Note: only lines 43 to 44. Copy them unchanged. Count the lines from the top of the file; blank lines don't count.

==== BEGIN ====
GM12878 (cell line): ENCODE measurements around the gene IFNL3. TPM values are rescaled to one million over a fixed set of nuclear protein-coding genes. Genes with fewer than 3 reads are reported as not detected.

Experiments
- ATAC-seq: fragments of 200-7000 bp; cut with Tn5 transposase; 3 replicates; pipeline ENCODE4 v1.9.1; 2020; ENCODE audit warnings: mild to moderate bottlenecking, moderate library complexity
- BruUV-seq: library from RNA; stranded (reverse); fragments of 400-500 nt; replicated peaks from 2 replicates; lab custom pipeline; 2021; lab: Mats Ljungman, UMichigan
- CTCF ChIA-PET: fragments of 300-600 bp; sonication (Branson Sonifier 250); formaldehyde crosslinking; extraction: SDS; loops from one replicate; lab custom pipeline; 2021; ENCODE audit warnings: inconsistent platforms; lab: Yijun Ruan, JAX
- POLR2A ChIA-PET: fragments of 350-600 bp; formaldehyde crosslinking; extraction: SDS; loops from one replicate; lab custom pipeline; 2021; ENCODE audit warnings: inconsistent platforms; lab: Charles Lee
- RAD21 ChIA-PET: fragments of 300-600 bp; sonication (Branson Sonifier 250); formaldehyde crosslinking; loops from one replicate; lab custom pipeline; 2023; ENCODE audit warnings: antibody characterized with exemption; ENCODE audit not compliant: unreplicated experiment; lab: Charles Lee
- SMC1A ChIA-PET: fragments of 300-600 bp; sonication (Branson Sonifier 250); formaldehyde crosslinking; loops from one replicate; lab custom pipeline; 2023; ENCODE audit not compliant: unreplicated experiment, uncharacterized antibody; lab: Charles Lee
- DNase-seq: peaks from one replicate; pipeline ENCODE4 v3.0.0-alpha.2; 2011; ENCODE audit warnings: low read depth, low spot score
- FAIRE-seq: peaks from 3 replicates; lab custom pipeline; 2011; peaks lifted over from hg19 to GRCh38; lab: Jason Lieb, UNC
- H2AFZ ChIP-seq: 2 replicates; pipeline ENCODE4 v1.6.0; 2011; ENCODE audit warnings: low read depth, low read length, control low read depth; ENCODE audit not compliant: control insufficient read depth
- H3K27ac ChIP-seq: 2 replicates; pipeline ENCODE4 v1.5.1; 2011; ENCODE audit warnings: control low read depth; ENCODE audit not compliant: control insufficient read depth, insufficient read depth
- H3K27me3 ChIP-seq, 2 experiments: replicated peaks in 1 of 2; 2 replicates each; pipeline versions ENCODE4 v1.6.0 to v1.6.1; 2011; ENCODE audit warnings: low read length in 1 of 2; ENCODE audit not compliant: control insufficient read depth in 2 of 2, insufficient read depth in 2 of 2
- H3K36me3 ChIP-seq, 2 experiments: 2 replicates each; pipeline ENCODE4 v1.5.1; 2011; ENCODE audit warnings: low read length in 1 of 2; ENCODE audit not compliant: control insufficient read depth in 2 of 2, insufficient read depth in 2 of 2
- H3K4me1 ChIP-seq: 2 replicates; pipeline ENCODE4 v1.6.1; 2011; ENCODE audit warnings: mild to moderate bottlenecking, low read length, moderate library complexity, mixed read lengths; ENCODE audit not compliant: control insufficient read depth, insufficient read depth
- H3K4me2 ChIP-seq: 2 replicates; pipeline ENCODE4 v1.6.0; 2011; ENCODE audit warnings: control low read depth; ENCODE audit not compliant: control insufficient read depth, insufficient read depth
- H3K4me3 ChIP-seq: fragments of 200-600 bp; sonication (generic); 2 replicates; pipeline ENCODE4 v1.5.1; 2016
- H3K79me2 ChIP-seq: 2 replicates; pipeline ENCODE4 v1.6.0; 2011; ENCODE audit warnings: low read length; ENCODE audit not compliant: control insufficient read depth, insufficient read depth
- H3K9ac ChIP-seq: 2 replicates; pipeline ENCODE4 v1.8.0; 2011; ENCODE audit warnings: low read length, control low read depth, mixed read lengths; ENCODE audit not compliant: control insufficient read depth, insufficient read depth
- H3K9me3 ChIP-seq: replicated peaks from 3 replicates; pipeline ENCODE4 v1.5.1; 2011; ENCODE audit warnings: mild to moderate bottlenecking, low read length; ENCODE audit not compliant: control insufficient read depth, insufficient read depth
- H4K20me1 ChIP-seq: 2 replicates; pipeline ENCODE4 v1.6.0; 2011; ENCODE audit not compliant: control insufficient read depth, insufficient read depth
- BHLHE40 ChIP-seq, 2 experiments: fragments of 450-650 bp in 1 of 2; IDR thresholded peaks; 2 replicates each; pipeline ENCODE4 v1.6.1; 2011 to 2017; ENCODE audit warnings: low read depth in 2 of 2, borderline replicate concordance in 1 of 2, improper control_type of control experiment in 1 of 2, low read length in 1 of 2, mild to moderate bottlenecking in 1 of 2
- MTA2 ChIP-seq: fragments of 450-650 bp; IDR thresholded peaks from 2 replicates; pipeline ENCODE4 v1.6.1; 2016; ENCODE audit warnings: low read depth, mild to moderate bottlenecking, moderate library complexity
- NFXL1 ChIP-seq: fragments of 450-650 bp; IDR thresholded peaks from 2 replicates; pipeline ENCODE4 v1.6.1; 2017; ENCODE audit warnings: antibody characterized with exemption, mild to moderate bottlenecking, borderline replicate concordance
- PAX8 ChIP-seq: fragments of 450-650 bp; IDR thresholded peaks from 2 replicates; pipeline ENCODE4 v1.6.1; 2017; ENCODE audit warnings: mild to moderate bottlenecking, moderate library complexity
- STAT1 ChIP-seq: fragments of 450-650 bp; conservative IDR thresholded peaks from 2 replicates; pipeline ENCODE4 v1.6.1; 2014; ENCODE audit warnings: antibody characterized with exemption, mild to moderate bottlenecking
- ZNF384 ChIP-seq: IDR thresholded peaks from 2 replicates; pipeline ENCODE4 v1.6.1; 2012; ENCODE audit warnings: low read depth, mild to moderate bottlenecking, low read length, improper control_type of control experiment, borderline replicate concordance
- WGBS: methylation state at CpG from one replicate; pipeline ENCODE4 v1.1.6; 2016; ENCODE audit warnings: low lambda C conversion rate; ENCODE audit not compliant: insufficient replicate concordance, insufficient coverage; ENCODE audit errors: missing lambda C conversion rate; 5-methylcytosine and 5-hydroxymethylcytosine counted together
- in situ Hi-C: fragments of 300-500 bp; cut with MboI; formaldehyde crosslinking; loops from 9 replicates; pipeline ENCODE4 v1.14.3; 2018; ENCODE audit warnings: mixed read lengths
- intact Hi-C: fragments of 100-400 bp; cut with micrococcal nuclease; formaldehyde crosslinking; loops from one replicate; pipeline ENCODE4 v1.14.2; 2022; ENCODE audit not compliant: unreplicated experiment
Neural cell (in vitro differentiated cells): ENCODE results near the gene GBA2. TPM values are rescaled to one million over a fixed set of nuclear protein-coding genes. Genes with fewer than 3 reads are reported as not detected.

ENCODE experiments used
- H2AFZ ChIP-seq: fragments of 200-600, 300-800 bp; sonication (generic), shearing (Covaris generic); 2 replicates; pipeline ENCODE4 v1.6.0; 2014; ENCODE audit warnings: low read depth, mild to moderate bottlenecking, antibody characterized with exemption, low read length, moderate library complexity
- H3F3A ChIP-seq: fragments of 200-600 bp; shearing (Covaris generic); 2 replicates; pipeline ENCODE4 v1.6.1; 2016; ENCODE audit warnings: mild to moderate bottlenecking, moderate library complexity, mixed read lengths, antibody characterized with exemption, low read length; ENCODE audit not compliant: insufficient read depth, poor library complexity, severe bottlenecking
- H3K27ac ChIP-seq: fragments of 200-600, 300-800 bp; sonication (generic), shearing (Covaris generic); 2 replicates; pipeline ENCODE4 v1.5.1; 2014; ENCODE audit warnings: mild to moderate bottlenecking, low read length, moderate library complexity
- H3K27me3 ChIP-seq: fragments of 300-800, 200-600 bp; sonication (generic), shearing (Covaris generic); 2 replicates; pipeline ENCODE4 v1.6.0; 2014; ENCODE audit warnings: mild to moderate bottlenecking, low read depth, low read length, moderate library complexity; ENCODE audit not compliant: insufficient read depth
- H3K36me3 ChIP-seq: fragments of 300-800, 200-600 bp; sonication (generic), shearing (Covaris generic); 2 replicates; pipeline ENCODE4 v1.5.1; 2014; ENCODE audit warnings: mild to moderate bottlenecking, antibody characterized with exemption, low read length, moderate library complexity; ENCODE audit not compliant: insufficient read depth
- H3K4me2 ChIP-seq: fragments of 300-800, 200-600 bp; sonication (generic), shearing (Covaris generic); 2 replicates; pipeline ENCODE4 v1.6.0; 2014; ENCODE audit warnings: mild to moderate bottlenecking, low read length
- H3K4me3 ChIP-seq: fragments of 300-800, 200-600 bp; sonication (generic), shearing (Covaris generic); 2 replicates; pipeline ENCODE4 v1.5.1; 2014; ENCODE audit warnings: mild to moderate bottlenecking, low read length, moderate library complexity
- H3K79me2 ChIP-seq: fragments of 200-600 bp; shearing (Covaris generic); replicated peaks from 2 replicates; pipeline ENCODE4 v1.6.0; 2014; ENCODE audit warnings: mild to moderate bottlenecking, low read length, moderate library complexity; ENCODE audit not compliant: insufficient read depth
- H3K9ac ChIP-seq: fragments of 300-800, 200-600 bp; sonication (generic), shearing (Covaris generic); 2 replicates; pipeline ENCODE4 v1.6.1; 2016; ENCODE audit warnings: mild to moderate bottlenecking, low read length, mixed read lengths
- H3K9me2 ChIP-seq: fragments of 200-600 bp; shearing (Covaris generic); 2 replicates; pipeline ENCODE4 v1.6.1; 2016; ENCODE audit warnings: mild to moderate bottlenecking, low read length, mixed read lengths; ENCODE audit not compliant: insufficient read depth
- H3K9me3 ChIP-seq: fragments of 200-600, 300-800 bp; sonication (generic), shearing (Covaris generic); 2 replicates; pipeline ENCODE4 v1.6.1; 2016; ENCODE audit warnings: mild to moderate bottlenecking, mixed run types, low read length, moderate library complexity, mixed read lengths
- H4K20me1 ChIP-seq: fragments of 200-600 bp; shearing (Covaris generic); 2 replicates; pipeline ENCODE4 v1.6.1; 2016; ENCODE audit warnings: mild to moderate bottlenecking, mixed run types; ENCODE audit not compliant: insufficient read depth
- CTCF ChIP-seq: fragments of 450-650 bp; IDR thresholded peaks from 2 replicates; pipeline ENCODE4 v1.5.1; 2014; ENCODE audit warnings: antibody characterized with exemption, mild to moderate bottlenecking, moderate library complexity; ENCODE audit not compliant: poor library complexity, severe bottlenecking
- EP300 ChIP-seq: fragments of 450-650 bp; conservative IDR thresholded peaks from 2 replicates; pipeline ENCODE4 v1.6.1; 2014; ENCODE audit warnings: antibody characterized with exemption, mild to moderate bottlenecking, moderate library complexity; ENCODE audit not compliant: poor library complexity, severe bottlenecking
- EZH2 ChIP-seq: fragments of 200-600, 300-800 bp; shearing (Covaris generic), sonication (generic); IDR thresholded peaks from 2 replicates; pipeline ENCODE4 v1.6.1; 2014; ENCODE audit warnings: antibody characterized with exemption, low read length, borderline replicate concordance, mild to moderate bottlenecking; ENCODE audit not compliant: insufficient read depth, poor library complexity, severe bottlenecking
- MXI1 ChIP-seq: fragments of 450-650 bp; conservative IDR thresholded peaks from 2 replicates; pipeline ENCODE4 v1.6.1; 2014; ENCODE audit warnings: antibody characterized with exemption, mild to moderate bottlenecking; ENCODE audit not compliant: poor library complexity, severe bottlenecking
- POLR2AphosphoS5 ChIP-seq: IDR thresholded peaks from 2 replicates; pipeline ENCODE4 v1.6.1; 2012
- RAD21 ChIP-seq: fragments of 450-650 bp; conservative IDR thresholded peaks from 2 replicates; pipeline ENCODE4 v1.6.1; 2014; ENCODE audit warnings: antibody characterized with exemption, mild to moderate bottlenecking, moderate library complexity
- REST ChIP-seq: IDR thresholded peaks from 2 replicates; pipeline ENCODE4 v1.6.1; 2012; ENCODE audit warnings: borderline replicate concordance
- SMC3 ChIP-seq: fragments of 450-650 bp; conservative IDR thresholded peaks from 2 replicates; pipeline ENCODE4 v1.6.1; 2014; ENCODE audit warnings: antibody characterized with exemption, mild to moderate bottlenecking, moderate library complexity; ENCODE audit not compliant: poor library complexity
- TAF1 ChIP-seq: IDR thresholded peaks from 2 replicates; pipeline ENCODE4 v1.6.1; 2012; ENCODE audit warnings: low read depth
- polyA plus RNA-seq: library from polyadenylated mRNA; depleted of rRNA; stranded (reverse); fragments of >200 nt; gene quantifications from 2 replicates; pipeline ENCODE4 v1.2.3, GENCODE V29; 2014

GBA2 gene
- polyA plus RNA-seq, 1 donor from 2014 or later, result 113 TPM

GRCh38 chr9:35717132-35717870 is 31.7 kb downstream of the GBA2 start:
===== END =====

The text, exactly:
- H3K9me3 ChIP-seq: fragments of 200-600, 300-800 bp; sonication (generic), shearing (Covaris generic); 2 replicates; pipeline ENCODE4 v1.6.1; 2016; ENCODE audit warnings: mild to moderate bottlenecking, mixed run types, low read length, moderate library complexity, mixed read lengths
- H4K20me1 ChIP-seq: fragments of 200-600 bp; shearing (Covaris generic); 2 replicates; pipeline ENCODE4 v1.6.1; 2016; ENCODE audit warnings: mild to moderate bottlenecking, mixed run types; ENCODE audit not compliant: insufficient read depth